Andhra textile stir over VAT hits Surat synthetics
April, 16th 2012
The growing stir by textile traders in Andhra Pradesh on the state value-added tax (VAT) has already affected the synthetic textile industry in Surat, Gujarat.
As against a normal daily dispatch of textile fabric and apparel worth Rs 25 crore from Surat to Andhra , the business has slowed by 80 per cent in a week.
The stir is a protest at the imposition from July last year of five per cent value added tax (VAT) by the Andhra government, the only state to do so. Andhras textile traders are set for an indefinite strike from April 30 and to stop purchasing from other states from April 15. The VAT issue in Andhra Pradesh has been on since long but with the traders now deciding to go on strike, dispatches are already being cancelled. Traders and buyers from AP have begun cancelling or stalling the dispatches, leading to a loss of Rs 20 crore for the textile industry here, said Yuvraj Desale, president of the Surat Textile Goods Transport Association.
On any normal day, about 500 trucks ply daily from Surat, hub of the synthetic textile industry, to other states, with Rs 50 lakh worth of textile goods per truck. Of these, about 50 trucks go to AP every day, a daily business of Rs 25 crore for Surat.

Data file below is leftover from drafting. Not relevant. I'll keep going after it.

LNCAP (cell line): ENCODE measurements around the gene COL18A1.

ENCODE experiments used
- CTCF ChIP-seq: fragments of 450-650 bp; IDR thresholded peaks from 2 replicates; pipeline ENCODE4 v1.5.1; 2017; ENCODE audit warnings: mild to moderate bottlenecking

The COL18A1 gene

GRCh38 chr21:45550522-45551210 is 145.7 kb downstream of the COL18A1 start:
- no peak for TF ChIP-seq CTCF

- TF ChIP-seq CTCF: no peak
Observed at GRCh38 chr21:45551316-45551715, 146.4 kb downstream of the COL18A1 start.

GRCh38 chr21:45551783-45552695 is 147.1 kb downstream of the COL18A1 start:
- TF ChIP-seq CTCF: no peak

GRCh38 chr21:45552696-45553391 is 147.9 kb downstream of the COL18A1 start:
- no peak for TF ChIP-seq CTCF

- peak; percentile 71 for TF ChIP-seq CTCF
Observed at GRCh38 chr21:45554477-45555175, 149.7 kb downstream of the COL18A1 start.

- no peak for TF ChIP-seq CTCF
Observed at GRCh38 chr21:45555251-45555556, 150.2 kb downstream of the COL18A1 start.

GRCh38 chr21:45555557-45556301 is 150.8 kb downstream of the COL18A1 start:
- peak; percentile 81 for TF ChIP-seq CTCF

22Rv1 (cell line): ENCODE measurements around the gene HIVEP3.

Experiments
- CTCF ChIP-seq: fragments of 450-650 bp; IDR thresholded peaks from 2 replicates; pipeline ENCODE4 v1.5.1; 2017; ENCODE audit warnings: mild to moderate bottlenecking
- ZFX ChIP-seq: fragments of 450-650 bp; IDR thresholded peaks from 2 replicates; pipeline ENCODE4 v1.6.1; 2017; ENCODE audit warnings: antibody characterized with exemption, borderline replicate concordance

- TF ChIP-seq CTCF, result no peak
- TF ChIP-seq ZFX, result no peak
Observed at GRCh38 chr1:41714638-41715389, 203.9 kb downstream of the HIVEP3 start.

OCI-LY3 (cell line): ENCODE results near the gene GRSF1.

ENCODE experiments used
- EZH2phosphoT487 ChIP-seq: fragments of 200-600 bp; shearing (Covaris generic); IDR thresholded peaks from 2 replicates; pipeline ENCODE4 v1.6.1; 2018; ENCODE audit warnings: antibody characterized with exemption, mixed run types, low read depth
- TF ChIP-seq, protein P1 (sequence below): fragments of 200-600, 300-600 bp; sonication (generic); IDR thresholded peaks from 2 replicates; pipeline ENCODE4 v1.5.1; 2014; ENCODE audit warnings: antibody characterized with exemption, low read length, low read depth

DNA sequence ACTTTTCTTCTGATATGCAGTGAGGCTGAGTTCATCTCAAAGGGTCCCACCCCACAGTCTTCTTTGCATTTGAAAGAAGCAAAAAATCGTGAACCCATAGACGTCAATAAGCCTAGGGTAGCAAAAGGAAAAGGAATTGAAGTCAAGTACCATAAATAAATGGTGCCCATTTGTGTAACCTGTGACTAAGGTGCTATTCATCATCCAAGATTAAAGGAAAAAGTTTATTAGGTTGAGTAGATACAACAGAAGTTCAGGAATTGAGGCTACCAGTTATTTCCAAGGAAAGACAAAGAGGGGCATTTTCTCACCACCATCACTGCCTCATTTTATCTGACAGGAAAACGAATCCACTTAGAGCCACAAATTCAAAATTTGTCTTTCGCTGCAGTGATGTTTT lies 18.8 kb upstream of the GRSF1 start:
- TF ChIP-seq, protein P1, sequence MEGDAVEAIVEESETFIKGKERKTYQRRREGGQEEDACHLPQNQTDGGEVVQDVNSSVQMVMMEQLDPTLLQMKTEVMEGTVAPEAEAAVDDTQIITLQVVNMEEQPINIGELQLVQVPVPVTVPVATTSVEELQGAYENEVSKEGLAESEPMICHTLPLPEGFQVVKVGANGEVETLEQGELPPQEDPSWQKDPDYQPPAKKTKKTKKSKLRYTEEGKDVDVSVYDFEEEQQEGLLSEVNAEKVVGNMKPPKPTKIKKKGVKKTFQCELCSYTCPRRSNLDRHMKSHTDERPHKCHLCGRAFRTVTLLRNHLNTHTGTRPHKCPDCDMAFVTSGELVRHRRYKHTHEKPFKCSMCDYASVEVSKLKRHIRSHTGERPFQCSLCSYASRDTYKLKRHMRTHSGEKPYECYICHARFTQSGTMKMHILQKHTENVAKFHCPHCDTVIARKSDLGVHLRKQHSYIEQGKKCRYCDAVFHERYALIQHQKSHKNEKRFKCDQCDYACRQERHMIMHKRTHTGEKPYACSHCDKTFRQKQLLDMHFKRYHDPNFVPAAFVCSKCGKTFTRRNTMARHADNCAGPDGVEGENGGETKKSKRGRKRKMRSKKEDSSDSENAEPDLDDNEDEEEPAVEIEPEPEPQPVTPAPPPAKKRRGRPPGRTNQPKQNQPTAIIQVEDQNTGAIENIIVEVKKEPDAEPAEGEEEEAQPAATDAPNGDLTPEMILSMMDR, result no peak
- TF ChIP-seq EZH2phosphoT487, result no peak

This has now come down by 80 per cent, Desale added. While during the on-season the synthetic textile industry does 800-1,000 trucks per day, during the off-season it is 300-400 trucks daily.
Devkishan Manghani, general secretary of the Federation of Surat Textile Traders Association, says this is the second such setback in the past eight to 10 months. During September last year, the Telangana agitations had resulted in roadblocks, thereby hitting readymade apparel supply from Surat to Andhra.
The indefinite strike by APs textile traders have come at a time when the Surat industry is readying itself for the summer season. The orders had begun to look good. Since after Uttar Pradesh and other northern states, AP forms a major market, the Surat industry has taken a severe hit, said Desale.